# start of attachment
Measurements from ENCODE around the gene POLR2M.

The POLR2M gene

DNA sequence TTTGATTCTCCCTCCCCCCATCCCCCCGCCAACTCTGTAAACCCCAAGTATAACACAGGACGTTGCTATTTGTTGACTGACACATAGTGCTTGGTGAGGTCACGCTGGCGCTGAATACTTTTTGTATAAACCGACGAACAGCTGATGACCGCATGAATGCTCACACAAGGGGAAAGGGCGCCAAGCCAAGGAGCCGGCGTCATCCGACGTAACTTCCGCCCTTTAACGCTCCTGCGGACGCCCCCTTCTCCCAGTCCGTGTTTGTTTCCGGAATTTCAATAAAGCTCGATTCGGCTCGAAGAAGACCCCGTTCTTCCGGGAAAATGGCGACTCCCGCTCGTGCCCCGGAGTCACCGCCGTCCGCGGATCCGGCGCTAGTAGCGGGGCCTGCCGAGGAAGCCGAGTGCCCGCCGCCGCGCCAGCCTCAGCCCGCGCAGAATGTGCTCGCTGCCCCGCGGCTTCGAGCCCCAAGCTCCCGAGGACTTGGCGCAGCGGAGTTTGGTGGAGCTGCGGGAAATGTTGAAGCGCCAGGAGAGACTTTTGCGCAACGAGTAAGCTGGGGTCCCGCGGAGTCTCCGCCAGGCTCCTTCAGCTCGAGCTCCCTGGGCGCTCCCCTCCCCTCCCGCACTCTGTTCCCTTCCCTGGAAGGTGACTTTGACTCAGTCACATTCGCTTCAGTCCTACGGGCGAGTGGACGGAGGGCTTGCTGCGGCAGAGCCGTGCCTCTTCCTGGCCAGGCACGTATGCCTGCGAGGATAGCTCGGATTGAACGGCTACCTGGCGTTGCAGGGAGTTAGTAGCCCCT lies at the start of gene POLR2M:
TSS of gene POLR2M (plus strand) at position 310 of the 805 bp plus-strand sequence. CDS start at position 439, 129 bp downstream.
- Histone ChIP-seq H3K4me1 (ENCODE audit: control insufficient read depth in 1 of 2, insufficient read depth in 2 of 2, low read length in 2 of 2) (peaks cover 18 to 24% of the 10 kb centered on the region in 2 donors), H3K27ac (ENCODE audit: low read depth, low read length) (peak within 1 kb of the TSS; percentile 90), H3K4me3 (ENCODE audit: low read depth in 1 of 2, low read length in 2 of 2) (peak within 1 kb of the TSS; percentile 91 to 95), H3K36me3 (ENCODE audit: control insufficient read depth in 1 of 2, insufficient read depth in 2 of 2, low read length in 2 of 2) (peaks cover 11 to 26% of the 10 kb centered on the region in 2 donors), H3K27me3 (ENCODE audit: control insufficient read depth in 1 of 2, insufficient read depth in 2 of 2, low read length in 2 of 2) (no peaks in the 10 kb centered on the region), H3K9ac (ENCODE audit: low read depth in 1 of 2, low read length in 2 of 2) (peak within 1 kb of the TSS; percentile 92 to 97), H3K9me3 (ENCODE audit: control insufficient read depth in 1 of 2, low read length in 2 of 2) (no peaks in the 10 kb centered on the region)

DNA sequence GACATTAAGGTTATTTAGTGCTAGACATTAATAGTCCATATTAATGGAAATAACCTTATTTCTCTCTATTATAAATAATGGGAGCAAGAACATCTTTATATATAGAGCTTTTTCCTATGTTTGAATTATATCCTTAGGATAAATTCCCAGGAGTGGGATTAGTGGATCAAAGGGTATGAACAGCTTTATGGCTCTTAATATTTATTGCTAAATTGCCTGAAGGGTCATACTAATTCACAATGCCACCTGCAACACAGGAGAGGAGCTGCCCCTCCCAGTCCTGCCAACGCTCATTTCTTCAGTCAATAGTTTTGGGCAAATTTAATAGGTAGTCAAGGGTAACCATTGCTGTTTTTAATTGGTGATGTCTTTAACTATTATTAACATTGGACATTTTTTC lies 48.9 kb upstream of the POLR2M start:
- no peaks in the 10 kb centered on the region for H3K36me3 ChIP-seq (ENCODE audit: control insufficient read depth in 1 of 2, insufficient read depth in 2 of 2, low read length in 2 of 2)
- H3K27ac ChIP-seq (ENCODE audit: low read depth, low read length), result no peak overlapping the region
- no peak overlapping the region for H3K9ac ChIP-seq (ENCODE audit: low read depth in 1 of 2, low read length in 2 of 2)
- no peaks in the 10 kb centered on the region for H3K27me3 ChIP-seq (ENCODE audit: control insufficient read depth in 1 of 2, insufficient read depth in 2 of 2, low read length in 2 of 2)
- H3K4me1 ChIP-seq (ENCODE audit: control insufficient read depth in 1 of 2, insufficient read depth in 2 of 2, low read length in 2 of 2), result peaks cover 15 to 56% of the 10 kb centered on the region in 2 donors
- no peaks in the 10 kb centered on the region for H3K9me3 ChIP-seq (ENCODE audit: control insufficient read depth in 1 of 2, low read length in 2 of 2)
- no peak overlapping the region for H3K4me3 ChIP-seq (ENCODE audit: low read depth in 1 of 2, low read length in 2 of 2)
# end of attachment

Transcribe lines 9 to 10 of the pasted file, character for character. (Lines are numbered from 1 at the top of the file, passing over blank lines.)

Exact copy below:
- no peak overlapping the region for H3K9ac ChIP-seq (ENCODE audit: low read depth in 1 of 2, low read length in 2 of 2)
- no peaks in the 10 kb centered on the region for H3K27me3 ChIP-seq (ENCODE audit: control insufficient read depth in 1 of 2, insufficient read depth in 2 of 2, low read length in 2 of 2)